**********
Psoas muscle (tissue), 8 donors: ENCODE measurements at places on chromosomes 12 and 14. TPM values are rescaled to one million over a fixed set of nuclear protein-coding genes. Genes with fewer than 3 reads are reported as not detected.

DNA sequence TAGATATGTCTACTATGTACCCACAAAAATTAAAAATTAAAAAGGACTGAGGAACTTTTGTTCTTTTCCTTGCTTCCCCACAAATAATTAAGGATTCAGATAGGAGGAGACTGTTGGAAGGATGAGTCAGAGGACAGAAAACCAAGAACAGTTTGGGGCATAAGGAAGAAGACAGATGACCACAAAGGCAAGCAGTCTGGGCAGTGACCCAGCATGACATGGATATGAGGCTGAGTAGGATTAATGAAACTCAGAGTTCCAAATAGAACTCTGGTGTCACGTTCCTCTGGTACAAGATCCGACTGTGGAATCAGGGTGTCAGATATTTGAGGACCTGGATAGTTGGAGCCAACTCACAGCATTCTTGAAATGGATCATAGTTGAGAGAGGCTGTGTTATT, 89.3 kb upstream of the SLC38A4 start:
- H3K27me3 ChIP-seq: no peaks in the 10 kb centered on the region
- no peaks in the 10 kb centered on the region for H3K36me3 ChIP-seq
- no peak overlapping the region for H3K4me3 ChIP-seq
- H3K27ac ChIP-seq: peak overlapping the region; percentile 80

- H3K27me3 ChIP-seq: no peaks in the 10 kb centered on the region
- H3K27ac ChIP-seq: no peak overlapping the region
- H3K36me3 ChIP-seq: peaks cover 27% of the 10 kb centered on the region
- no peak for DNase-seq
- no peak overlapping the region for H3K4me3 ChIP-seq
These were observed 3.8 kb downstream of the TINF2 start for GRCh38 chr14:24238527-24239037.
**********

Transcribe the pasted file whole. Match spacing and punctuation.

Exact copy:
Psoas muscle (tissue), 8 donors: ENCODE measurements at places on chromosomes 12 and 14. TPM values are rescaled to one million over a fixed set of nuclear protein-coding genes. Genes with fewer than 3 reads are reported as not detected.

DNA sequence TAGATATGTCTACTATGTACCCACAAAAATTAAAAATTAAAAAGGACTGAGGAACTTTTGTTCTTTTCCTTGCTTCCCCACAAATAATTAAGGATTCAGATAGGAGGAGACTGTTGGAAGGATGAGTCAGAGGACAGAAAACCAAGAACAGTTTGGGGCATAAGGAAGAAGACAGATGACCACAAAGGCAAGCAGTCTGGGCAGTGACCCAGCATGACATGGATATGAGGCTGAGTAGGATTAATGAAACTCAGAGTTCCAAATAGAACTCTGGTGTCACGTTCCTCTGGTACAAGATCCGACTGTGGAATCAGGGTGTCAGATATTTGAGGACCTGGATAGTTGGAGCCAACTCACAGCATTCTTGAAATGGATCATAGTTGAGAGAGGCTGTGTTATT, 89.3 kb upstream of the SLC38A4 start:
- H3K27me3 ChIP-seq: no peaks in the 10 kb centered on the region
- no peaks in the 10 kb centered on the region for H3K36me3 ChIP-seq
- no peak overlapping the region for H3K4me3 ChIP-seq
- H3K27ac ChIP-seq: peak overlapping the region; percentile 80

- H3K27me3 ChIP-seq: no peaks in the 10 kb centered on the region
- H3K27ac ChIP-seq: no peak overlapping the region
- H3K36me3 ChIP-seq: peaks cover 27% of the 10 kb centered on the region
- no peak for DNase-seq
- no peak overlapping the region for H3K4me3 ChIP-seq
These were observed 3.8 kb downstream of the TINF2 start for GRCh38 chr14:24238527-24239037.